Ordinary citizens need to have faith in their police force, and conversely the police, need to assure us that we can trust them.
With all-too-frequent reports of violence against women, minority communities under attack, and numerous unexplained disappearances of prominent citizens, it is clear that people are not feeling safe.
That is why Prime Minister Sheikh Hasina’s urging of the members of the Bangladesh Police to build themselves as a “pro-people force” could not be more timely.
With the elections coming up later this year, it is up to the government to ensure that our police force remains an organisation which continues to work for the people, and not for themselves.
The current situation calls for vast improvement, and it is hard to think of a more worthy goal for a government seeking to be elected.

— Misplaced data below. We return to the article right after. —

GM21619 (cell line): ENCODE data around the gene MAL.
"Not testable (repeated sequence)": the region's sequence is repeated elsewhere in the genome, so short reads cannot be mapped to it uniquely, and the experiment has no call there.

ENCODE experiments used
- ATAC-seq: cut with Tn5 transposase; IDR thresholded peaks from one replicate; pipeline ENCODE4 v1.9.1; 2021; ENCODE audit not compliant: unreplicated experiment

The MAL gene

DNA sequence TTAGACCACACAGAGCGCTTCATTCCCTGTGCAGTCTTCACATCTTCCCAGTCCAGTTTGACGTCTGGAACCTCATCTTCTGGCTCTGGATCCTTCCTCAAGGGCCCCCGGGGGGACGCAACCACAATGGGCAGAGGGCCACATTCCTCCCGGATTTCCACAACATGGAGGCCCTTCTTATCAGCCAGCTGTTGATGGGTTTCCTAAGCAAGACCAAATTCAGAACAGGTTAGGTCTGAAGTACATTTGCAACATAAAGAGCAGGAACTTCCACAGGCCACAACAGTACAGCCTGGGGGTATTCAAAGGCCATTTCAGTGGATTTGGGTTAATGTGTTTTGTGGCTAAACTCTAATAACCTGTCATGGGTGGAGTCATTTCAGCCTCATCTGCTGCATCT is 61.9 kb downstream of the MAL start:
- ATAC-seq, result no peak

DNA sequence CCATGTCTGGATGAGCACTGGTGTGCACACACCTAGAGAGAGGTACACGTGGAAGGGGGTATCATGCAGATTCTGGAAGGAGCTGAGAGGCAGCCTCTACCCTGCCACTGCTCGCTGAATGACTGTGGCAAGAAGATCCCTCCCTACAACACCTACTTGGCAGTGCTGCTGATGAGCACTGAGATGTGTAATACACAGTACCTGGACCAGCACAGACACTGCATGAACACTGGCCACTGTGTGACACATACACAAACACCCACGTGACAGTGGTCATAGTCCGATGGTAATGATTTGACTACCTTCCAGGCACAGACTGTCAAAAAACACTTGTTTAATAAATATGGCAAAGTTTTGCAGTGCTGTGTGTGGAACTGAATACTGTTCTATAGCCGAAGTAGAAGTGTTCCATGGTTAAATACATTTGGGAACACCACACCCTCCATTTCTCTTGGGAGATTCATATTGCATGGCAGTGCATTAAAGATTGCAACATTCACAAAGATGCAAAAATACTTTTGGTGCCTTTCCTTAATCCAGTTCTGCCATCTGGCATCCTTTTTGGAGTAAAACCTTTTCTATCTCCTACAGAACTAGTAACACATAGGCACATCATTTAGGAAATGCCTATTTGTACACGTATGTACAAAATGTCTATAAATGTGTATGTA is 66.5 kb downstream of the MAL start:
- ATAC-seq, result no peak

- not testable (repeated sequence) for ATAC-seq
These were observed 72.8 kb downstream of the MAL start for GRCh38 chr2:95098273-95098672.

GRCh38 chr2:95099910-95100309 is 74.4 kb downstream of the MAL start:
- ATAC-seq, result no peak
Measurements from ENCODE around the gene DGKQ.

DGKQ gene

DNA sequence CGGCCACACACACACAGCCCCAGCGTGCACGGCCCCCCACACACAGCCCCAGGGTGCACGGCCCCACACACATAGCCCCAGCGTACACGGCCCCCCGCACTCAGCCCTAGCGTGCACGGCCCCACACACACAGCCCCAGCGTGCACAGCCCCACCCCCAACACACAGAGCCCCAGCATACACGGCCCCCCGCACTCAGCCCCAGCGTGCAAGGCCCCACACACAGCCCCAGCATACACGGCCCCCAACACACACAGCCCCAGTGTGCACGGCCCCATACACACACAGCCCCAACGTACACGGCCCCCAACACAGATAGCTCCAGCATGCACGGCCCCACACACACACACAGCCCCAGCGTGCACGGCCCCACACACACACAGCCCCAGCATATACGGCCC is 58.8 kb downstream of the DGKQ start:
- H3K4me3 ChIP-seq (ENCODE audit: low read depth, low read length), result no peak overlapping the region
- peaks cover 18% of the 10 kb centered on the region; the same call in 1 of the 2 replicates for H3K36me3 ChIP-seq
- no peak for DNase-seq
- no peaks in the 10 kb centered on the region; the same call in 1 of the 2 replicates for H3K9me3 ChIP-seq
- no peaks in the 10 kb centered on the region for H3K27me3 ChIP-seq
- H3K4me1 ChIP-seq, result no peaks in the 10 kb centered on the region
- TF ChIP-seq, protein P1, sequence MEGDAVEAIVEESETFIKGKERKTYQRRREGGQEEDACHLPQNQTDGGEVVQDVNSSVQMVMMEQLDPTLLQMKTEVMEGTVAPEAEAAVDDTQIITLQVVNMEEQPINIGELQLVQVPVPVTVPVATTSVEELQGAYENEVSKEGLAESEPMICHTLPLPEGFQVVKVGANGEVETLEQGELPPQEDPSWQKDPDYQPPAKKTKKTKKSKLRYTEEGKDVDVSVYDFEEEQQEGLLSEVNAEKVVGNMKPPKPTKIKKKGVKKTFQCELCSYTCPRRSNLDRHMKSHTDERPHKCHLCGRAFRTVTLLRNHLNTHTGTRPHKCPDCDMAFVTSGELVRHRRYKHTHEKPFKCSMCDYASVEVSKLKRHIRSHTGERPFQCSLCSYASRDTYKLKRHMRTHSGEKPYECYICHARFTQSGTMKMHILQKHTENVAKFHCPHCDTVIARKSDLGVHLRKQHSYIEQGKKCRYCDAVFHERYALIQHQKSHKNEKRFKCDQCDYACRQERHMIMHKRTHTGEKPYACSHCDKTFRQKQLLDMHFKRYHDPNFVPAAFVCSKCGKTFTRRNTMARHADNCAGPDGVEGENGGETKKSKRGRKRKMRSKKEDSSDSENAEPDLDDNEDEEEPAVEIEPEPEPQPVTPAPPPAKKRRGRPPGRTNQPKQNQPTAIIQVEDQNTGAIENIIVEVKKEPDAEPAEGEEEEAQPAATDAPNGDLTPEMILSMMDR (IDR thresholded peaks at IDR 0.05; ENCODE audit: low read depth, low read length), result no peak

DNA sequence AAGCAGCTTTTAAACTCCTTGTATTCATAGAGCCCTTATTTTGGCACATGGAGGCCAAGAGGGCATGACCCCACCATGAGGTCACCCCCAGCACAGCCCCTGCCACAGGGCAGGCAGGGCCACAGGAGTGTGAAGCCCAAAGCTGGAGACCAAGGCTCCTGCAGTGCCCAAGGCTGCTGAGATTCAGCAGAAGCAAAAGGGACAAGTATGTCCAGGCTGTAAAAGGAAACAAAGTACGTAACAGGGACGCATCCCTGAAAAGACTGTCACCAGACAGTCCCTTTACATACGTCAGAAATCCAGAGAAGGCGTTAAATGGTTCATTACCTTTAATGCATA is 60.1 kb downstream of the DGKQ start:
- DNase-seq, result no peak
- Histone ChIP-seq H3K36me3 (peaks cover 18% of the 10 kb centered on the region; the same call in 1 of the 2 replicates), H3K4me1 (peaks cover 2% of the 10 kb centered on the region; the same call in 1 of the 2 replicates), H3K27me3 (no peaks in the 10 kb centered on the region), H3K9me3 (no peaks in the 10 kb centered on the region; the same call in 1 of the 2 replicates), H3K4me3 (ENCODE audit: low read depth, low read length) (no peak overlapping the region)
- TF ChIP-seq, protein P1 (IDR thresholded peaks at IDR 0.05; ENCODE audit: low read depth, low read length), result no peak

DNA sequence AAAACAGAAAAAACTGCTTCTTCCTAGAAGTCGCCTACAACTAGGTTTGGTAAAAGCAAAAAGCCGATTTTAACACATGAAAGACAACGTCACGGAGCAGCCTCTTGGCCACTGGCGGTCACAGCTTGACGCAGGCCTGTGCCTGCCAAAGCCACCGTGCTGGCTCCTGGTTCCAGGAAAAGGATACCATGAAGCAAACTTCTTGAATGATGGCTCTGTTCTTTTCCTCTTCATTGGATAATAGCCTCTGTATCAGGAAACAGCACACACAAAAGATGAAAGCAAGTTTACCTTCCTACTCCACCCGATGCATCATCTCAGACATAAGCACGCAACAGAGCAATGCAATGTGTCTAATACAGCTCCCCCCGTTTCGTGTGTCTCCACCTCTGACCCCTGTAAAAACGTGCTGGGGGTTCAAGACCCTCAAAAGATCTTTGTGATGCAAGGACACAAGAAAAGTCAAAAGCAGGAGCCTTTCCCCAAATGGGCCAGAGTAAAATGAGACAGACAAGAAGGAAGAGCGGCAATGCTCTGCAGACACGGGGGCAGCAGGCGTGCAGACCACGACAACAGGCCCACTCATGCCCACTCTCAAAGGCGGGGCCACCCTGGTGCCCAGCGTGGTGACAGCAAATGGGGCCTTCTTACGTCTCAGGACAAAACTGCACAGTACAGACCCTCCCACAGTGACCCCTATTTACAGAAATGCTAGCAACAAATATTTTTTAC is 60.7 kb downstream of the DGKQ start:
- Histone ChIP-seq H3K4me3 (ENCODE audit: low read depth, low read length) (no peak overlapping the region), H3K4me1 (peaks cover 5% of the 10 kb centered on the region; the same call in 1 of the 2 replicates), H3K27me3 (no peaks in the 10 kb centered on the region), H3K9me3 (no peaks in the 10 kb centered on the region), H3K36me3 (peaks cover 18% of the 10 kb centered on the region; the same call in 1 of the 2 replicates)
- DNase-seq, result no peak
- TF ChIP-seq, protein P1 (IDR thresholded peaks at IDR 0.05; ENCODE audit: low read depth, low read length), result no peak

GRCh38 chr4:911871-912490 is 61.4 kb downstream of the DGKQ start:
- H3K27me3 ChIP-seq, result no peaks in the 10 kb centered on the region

Rampant corruption among law enforcers remains an issue, while women are afraid to report violence and rape, fearing they will be subjected to harassment all over again, except this time at the hands of the police.
All of these contribute to a toxic culture where people are simply not comfortable dealing with those who have taken an oath to serve and protect them.
It is a good thing that an IGP complaint cell has been set up -- it would go a long way towards ensuring professional accountability of police personnel.
If Bangladesh is serious about meeting its development goals, then it simply cannot ignore the mammoth task at hand that is police reform.
There is no progress without protecting our people first.